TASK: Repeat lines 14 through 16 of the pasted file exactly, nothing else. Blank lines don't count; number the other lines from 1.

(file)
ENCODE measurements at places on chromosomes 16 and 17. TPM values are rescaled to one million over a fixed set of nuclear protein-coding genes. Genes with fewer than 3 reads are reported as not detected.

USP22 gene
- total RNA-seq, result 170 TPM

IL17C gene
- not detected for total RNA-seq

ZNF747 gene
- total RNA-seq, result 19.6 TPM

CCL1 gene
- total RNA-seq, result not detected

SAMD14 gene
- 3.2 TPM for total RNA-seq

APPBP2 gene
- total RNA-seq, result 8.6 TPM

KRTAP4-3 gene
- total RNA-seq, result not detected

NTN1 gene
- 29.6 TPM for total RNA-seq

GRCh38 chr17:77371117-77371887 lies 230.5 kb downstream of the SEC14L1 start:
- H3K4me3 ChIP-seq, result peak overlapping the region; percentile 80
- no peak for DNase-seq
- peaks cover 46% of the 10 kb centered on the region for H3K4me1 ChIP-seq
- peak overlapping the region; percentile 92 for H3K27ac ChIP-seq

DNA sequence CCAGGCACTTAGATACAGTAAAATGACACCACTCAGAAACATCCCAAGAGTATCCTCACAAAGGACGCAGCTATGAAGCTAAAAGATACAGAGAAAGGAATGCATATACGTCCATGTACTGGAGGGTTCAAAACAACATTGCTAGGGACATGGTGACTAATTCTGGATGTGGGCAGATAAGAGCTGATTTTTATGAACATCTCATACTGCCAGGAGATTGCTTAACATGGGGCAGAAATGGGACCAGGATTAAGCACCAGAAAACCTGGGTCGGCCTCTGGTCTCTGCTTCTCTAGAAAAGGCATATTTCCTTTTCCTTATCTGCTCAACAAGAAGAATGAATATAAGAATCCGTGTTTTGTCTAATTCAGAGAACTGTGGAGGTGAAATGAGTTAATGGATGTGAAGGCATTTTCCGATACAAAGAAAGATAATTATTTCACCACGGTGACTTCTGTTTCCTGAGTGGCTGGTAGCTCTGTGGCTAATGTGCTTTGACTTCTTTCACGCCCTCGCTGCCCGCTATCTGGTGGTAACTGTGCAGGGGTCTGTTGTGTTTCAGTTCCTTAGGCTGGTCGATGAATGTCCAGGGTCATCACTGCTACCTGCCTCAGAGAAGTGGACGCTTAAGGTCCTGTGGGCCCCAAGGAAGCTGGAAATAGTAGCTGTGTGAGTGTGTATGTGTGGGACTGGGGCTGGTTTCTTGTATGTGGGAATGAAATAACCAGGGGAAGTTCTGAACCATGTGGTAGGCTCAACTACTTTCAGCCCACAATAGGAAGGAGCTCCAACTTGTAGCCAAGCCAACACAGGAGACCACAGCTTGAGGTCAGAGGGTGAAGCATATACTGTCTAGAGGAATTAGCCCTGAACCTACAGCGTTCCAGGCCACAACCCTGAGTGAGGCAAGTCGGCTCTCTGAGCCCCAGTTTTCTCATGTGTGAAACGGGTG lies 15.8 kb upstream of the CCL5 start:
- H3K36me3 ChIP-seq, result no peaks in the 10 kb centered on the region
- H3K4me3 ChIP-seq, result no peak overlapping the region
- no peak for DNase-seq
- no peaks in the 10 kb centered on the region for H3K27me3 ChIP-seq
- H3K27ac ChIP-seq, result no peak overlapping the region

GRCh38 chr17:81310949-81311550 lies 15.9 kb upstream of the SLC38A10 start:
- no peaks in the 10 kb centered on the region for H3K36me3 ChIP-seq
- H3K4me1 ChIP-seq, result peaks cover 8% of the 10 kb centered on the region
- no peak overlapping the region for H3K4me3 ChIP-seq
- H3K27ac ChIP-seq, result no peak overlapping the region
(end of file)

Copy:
KRTAP4-3 gene
- total RNA-seq, result not detected

NTN1 gene